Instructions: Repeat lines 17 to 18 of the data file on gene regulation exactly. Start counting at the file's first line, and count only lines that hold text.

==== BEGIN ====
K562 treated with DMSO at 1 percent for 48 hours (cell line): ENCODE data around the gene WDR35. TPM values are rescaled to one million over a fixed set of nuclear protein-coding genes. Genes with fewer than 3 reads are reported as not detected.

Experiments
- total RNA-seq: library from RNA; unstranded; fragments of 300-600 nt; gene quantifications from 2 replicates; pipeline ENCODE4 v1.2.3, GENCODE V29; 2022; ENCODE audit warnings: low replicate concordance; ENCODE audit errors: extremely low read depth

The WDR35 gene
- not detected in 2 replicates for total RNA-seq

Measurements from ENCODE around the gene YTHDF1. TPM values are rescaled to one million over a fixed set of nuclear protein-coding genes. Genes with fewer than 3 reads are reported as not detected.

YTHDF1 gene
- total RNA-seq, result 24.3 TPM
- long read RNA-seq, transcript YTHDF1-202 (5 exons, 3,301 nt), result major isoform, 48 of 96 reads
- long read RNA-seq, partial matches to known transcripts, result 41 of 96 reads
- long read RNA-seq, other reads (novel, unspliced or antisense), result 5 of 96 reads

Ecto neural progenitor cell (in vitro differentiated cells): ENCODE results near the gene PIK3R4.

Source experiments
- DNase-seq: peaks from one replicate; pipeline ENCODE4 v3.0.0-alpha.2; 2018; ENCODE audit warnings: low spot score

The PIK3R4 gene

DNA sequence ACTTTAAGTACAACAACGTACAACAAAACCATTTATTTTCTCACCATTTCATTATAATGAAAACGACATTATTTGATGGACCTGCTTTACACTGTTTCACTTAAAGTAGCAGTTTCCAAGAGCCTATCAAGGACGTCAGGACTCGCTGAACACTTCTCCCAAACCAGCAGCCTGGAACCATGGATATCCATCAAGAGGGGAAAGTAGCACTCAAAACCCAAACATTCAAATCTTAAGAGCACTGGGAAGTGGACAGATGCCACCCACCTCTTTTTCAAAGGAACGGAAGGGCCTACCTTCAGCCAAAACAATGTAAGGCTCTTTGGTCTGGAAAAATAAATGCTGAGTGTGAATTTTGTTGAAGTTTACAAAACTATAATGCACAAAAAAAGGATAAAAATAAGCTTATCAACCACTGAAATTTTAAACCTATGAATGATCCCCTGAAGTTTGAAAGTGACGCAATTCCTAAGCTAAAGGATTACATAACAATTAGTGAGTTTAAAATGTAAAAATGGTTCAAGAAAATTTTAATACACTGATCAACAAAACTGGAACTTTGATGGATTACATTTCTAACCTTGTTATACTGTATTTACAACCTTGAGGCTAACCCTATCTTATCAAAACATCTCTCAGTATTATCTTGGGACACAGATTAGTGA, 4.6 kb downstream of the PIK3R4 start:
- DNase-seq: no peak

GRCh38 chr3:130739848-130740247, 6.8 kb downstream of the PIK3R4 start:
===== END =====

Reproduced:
- DNase-seq: no peak

GRCh38 chr3:130739848-130740247, 6.8 kb downstream of the PIK3R4 start: